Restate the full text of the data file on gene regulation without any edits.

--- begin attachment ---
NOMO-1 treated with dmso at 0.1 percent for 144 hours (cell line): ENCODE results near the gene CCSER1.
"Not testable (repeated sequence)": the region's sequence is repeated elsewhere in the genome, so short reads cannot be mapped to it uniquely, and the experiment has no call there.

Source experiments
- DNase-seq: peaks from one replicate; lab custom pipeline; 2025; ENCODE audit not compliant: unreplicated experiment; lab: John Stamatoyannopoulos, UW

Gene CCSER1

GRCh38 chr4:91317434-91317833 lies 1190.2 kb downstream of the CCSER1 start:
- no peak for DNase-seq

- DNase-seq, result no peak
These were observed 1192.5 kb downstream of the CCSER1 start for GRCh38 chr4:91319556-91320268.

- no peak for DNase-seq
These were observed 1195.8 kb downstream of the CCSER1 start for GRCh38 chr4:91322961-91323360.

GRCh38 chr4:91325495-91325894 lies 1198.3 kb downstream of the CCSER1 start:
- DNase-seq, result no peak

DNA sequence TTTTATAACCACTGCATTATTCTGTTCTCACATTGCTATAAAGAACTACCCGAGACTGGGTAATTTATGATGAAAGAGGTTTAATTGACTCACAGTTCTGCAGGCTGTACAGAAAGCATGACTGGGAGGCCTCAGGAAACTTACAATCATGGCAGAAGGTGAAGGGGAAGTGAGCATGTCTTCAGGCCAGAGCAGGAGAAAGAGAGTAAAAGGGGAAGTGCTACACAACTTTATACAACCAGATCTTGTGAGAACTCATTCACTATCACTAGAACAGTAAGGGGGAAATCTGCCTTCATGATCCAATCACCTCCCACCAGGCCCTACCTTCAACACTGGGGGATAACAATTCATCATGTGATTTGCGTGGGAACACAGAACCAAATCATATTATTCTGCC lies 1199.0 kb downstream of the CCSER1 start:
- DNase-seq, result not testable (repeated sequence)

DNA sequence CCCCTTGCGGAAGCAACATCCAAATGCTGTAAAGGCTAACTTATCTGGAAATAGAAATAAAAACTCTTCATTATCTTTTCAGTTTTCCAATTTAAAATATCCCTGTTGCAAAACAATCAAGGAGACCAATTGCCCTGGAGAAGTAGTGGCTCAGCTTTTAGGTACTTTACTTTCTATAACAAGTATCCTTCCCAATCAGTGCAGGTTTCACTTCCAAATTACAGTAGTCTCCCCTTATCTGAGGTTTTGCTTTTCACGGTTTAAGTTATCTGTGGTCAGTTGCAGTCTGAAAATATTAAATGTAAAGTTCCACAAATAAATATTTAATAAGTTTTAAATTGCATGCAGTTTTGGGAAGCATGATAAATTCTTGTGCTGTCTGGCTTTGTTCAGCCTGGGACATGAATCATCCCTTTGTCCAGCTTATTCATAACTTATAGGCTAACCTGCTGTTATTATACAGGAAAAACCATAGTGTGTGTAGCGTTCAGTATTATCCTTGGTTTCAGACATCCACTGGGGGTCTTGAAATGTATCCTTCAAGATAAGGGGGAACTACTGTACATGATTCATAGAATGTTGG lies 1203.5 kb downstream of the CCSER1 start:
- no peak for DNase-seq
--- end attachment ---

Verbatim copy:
NOMO-1 treated with dmso at 0.1 percent for 144 hours (cell line): ENCODE results near the gene CCSER1.
"Not testable (repeated sequence)": the region's sequence is repeated elsewhere in the genome, so short reads cannot be mapped to it uniquely, and the experiment has no call there.

Source experiments
- DNase-seq: peaks from one replicate; lab custom pipeline; 2025; ENCODE audit not compliant: unreplicated experiment; lab: John Stamatoyannopoulos, UW

Gene CCSER1

GRCh38 chr4:91317434-91317833 lies 1190.2 kb downstream of the CCSER1 start:
- no peak for DNase-seq

- DNase-seq, result no peak
These were observed 1192.5 kb downstream of the CCSER1 start for GRCh38 chr4:91319556-91320268.

- no peak for DNase-seq
These were observed 1195.8 kb downstream of the CCSER1 start for GRCh38 chr4:91322961-91323360.

GRCh38 chr4:91325495-91325894 lies 1198.3 kb downstream of the CCSER1 start:
- DNase-seq, result no peak

DNA sequence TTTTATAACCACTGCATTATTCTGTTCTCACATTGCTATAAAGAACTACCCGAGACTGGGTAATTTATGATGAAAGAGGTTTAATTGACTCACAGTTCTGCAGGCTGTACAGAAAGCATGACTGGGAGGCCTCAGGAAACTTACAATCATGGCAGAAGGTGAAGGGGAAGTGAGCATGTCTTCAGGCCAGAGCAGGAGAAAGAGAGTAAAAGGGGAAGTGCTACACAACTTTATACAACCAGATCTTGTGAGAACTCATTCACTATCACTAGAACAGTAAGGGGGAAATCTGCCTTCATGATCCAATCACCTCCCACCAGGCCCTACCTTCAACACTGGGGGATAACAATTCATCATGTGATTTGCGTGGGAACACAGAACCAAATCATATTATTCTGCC lies 1199.0 kb downstream of the CCSER1 start:
- DNase-seq, result not testable (repeated sequence)

DNA sequence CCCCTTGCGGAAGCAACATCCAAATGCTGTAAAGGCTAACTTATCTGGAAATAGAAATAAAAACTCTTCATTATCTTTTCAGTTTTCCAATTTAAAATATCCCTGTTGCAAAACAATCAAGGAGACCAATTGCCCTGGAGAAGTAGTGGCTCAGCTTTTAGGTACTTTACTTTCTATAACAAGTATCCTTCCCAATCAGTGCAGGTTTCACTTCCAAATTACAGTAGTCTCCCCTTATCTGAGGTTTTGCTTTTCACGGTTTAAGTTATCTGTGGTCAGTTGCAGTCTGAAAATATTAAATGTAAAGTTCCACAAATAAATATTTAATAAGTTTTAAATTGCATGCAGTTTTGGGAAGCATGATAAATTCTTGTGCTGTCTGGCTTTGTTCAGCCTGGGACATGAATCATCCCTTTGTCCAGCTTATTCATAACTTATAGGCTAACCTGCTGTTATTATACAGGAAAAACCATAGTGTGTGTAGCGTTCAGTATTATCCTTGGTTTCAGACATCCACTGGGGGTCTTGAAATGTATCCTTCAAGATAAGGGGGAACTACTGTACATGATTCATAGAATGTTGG lies 1203.5 kb downstream of the CCSER1 start:
- no peak for DNase-seq